And competent readers of the daily papers!
access to local actors in social, political and cultural affairs;
bilingualism (and trans-border activities) for students speaking some German as well;
the European institutional framework and the many European-focused organizations headquartered in Strasbourg;
the administrative life of a French region as accessible in the regional capital;
other aspects as well depending on a student’s field (for example, medieval architecture).
The extensive independent study field research paper produced by the student is both the centerpiece of the intern’s professional engagement and the culmination of the academic achievements of the semester.
During the preparatory session IFE teaches the methodogical guidelines and principle to which students are expected to adhere in the development of their written research.
Students work individually with a research advisor from their field. The first task is to identify a topic, following guidelines established by IFE for research topic choice. The subject must be tied in a useful and complementary way to the student-intern’s responsibilities, as well as to the core concerns of the host organization. The research question should be designed to draw as much as possible on resources available to the intern via the internship (data, documents, interviews, observations, seminars and the like).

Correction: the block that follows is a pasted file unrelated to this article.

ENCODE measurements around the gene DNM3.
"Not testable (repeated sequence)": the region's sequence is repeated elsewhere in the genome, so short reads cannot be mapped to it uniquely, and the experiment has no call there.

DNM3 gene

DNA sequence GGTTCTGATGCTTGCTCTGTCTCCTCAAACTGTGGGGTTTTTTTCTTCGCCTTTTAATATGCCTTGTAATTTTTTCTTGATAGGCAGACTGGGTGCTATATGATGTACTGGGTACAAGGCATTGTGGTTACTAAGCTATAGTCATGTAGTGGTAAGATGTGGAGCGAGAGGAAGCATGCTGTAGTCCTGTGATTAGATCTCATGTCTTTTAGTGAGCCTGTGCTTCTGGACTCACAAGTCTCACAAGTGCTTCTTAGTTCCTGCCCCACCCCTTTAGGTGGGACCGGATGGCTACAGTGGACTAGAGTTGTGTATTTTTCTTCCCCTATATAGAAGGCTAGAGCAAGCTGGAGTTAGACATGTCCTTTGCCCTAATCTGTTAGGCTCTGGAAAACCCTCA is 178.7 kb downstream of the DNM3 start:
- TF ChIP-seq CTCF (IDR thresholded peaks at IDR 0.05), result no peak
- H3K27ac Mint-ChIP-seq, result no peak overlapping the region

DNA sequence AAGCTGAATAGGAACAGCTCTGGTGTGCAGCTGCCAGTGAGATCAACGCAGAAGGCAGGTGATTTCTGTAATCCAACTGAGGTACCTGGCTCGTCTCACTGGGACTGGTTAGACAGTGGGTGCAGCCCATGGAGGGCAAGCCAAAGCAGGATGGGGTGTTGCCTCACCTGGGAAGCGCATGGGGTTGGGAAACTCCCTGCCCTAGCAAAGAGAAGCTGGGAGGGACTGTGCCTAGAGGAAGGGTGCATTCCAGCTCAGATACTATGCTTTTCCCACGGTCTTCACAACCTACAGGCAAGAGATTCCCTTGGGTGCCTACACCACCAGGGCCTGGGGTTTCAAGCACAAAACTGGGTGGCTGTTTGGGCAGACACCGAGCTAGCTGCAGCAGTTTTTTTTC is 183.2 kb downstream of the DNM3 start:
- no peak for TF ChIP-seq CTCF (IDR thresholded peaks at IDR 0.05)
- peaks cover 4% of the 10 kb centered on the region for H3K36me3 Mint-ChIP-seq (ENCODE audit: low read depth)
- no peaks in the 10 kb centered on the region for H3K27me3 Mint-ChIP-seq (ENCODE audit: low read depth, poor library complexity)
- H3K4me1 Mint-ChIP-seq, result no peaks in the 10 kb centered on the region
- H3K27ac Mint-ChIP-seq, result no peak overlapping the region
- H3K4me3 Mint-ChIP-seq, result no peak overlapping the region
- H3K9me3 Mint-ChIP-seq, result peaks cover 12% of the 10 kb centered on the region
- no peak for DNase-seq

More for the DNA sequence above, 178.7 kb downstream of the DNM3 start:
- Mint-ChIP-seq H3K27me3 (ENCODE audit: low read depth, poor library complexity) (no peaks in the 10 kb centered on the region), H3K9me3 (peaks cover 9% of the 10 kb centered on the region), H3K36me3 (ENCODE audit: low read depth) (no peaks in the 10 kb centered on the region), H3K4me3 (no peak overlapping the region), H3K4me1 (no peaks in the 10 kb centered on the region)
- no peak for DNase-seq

Students begin to focus on this project after the first 2-3 weeks on the internship. Each internship agreement signed with an organization makes explicit mention of this program requirement, and this is the culminating element of their semester. Once the topic is identified, students meet individually, as regularly as they wish, with their IFE research advisor to generate a research question from the topic, develop an outline, identify sources and research methods, and discuss drafts submitted by the student.
The research advisor also helps students prepare for the oral defense (soutenance) of their work which takes place a month before the end of the program and the due date of the paper. The purpose of this exercise is to help students evaluate their progress and diagnose the weak points in their outline and arguments.
Rather than an extraneous burden added to the intern’s other duties, the field research project grows out of the internship through a useful and rewarding synergy of internship and research.
The Field Study and Internship model results in well-trained student-interns fully engaged in mission-driven internships in their field, while exploring a critical problem guided by an experienced research advisor.